The California Legislature enacted the California Environmental Quality
Act (CEQA) in 1970. CEQA recognizes the importance of input from public
agencies that have “jurisdiction by law” over natural resource areas and requires
public agencies to consider and disclose the environmental effects of a project
to the public. The Placer County Air Pollution Control District
(District) is established by the California Health and Safety Code as a public
agency having primary responsibility for overseeing and regulating air
pollution within Placer County. As a public agency, the District takes an active
part in the intergovernmental review process under CEQA. In general, the
District acts as a commenting agency in response to lead agencies’ requests to
review and comment on environmental documents which are prepared by lead
agencies (cities, county, and other public agencies) for discretionary land use
development projects within Placer County.
The District works closely with local
jurisdictions to provide professional assistance in the identification of air
quality impacts associated with land use projects in Placer County.
The District provides local agencies
information about how to comply with CEQA through its CEQA Review Program.
Staff review and sometimes comment on environmental documents, providing lead
agencies with valuable information and technical support related to potential
air quality impacts from land use projects. As a part of the review program,
the District developed a CEQA Handbook in 2012, which was designed as an
advisory tool with recommended mitigation measures, emission estimation models,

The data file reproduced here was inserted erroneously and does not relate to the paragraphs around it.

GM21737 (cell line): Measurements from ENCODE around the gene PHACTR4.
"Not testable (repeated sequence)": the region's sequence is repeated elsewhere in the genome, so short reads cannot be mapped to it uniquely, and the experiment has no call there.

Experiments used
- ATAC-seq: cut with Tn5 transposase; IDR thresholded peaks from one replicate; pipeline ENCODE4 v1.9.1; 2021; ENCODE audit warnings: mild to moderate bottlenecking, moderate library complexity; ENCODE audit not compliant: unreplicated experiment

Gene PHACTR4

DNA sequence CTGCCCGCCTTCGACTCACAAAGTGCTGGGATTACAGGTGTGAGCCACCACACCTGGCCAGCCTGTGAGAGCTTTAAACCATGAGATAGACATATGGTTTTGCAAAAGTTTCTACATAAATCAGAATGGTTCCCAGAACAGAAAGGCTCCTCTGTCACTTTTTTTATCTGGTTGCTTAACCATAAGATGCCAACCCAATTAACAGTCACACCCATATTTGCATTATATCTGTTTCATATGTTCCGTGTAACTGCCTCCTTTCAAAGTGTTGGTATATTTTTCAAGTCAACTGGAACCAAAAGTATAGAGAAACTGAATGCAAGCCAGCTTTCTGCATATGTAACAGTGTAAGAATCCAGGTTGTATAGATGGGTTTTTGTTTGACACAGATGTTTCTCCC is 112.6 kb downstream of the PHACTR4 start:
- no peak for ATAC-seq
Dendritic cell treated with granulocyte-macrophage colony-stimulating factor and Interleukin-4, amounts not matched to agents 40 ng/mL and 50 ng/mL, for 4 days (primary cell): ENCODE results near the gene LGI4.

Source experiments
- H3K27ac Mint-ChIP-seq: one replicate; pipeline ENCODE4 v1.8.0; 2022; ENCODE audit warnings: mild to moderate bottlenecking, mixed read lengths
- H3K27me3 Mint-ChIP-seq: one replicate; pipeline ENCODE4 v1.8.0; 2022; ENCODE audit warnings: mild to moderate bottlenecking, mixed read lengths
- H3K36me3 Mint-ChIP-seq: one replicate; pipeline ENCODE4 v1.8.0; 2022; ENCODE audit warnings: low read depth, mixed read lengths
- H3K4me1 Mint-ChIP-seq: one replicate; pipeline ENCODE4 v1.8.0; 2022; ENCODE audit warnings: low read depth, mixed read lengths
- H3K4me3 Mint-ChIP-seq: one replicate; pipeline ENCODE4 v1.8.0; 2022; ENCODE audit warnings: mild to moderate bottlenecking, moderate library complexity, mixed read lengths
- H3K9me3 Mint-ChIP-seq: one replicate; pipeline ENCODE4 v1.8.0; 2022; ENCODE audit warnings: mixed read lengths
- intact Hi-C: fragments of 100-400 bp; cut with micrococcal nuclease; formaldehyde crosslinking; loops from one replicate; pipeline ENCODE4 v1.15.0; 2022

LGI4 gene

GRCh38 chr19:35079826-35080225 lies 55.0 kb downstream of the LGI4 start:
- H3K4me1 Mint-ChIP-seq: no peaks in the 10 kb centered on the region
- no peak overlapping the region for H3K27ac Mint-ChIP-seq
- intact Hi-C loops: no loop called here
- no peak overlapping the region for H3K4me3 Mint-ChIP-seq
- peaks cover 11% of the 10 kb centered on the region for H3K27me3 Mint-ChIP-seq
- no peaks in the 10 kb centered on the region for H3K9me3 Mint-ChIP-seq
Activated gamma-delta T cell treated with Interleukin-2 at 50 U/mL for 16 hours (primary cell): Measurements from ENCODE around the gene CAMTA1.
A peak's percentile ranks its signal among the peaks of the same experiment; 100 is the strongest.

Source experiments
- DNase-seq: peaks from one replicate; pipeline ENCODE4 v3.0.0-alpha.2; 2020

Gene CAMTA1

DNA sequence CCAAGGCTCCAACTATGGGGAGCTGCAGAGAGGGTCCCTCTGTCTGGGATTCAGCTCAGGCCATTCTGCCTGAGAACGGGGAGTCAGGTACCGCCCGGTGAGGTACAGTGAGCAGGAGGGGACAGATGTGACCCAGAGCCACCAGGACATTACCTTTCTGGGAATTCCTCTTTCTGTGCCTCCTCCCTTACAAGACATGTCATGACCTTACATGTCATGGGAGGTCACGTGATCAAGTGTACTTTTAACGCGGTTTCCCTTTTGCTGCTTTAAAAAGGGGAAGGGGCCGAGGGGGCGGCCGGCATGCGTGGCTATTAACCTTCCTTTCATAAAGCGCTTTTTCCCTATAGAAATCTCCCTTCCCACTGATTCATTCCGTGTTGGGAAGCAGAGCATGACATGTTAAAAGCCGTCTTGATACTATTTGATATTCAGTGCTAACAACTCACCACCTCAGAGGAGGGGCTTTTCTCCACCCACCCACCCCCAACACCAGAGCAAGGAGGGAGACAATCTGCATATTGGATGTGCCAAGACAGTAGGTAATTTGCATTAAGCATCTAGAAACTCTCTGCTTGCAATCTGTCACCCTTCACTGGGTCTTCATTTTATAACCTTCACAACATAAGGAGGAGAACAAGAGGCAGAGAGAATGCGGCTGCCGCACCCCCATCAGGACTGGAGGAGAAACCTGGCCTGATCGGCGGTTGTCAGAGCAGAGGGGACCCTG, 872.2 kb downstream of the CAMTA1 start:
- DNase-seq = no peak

and step-by-step procedures for conducting a thorough air quality analysis for
land use projects. The District’s CEQA Handbook can be reviewed and downloaded
from CEQA Air Quality Handbook.
In addition to the District’s CEQA handbook, the District’s Board of Directors
adopted the Review of Land Use Projects under CEQA Policy in 2016. The policy
established the thresholds of significance for criteria pollutants as well as
greenhouse gases and the review principles which serve as guidelines for the
District staff when reviewing and commenting on the environmental documents
prepared by lead agencies. The detailed content of the policy and associated
analytical assessments for significance thresholds can be reviewed and
downloaded from CEQA
Thresholds and Review Principles.
CEQA Modeling Analysis Tools
Models are commonly used to calculate land use development project
air emissions. During the review, various modeling tools are available for the
project to evaluate its related air quality impacts.
The District recommends using California Emissions Estimator
Model (CalEEMod) to estimate both criteria pollutant and greenhouse gas
emissions from land development projects. The latest model version (2016.3.1)
and user’s guide can be downloaded at www.caleemod.com.
2. Roadway Construction Emission Model
The District recommends using the Roadway Construction Emission
Model for road related construction and linear projects. The model is developed
by Sacramento Metropolitan Air Quality Management District (SMAQMD) and can be
downloaded from here.
3. EMFAC Model
The Emission Factors (EMFAC) model is developed by California
Air Resources Board (CARB) that contains population, activities, and emission
factors from all types of motor vehicles operating on highways, freeways, and